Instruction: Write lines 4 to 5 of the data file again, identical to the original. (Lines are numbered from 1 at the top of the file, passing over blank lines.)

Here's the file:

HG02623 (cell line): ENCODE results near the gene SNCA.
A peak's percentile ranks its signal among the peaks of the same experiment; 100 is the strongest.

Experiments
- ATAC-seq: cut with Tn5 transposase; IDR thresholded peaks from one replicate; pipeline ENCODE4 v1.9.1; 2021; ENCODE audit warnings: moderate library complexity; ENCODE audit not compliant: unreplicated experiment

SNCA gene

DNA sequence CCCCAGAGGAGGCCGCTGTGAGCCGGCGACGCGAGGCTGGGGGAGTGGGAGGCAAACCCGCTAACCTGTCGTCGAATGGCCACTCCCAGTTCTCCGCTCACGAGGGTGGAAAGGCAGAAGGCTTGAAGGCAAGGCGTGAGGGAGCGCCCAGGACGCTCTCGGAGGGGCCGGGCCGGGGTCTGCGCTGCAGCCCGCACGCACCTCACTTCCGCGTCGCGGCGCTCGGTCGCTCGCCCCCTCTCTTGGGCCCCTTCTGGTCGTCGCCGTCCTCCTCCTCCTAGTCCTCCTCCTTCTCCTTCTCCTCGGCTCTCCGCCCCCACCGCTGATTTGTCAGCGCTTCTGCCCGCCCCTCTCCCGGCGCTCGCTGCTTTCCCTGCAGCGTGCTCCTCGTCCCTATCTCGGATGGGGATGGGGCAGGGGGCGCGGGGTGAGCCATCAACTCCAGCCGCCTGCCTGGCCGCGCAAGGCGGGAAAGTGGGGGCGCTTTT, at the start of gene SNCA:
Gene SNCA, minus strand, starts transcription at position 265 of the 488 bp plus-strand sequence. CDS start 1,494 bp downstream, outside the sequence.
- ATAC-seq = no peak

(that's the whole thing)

- ATAC-seq: cut with Tn5 transposase; IDR thresholded peaks from one replicate; pipeline ENCODE4 v1.9.1; 2021; ENCODE audit warnings: moderate library complexity; ENCODE audit not compliant: unreplicated experiment

SNCA gene